Recovery of sockeye salmon in the Elwha River, Washington, after dam removal: Dependence of smolt production on the resumption of anadromy by landlocked kokanee

Transactions of the American Fisheries Society
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Abstract

Pacific salmon Oncorhynchus spp. are adept at colonizing habitat that has been reopened to anadromous passage. Sockeye Salmon O. nerka are unique in that most populations require lakes to fulfill their life history. Thus, for Sockeye Salmon to colonize a system, projects like dam removals must provide access to lakes. However, if the lakes contain landlocked kokanee (lacustrine Sockeye Salmon), the recovery of Sockeye Salmon could be mediated by interactions between the two life history forms and the processes associated with the resumption of anadromy. Our objective was to evaluate the extent to which estimates of Sockeye Salmon smolt production and recovery are sensitive to the resumption of anadromy by kokanee after dam removal. We informed the analysis based on the abiotic and biotic features of Lake Sutherland, which was recently opened to passage after dam removal on the Elwha River, Washington. We first developed maximum expectations for the smolt-producing capacity of Lake Sutherland by using two predictive models developed from Sockeye Salmon populations in Alaska and British Columbia: one model was based on the mean seasonal biomass of macrozooplankton, and the other was based on the euphotic zone volume of the lake. We then constructed a bioenergetics-based simulation model to evaluate how the capacity of Lake Sutherland to rear yearling smolts could change with varying degrees of anadromy among O. nerka fry. We demonstrated that (1) the smolt-producing capacity of a nursery lake for juvenile Sockeye Salmon changes in nonlinear ways with changes in smolt growth, mortality, and the extent to which kokanee resume anadromy after dam removal; (2) kokanee populations may be robust to changes in abundance after dam removal, particularly if lakes are located higher in the watershed on tributaries separate from where dams were removed; and (3) the productivity of newly establishing Sockeye Salmon can vary considerably depending on whether the population becomes rearing limited or is recruitment limited and depending on how adult escapement is managed.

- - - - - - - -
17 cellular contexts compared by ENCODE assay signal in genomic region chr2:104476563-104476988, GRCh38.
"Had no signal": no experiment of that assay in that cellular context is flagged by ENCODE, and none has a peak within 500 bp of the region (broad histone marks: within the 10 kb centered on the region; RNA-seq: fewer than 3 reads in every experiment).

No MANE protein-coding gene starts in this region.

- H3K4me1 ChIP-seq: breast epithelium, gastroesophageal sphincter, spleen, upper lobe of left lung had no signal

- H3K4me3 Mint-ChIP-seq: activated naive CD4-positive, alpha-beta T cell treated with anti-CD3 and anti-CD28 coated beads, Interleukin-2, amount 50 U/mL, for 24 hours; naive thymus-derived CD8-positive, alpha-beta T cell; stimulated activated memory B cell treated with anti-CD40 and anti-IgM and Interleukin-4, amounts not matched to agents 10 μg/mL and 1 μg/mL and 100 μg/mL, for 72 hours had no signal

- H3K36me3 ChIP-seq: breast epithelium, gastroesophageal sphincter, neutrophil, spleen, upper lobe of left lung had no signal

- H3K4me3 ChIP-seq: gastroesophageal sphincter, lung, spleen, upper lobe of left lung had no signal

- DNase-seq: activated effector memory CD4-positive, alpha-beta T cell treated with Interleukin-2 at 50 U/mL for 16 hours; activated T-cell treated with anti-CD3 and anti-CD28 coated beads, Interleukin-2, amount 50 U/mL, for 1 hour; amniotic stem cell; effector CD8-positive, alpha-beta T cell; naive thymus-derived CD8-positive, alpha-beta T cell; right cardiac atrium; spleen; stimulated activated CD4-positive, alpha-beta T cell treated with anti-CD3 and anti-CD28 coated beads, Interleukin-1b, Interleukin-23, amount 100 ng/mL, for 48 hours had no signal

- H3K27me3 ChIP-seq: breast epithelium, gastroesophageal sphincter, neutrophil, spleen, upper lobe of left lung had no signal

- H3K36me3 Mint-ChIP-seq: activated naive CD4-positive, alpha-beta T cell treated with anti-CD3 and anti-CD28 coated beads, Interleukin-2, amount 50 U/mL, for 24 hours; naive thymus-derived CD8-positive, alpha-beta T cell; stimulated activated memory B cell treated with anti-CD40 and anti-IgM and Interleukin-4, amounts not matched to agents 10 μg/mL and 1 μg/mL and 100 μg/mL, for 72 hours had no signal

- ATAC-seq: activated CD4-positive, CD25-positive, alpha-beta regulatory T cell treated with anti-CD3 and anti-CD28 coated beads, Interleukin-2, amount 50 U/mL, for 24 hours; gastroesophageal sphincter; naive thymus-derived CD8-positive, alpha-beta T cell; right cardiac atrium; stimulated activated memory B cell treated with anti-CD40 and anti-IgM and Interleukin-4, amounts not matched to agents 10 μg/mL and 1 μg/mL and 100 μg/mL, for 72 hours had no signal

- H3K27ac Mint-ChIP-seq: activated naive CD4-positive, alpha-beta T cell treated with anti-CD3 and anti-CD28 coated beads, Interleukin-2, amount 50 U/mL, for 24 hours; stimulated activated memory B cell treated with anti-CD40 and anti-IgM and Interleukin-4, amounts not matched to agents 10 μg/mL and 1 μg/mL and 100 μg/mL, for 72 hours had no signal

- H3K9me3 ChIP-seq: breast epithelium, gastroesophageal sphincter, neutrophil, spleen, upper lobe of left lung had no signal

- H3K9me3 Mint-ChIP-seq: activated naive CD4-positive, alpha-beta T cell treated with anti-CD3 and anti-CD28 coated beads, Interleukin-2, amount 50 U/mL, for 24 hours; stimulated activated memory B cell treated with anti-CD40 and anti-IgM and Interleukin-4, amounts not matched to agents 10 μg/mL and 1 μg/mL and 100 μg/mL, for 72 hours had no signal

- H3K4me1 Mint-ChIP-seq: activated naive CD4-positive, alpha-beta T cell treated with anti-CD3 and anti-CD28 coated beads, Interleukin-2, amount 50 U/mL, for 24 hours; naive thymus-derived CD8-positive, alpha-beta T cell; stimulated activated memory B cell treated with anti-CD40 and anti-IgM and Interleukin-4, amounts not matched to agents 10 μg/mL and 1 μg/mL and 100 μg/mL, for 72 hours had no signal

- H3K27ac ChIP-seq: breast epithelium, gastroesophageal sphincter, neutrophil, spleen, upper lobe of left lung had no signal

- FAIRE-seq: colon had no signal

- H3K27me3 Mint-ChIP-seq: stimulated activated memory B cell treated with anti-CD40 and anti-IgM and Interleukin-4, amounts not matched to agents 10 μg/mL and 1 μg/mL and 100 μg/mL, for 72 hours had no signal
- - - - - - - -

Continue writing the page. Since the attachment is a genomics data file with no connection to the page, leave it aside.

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Additional publication details

Publication type Article
Publication Subtype Journal Article
Title Recovery of sockeye salmon in the Elwha River, Washington, after dam removal: Dependence of smolt production on the resumption of anadromy by landlocked kokanee
Series title Transactions of the American Fisheries Society
DOI 10.1080/00028487.2016.1223752
Volume 145
Issue 6
Year Published 2016
Language English
Publisher American Fisheries Society
Contributing office(s) Coop Res Unit Seattle
Description 15 p.
First page 1303
Last page 1317
Country United States
State Washington
Other Geospatial Elwha River, Lake Sutherland
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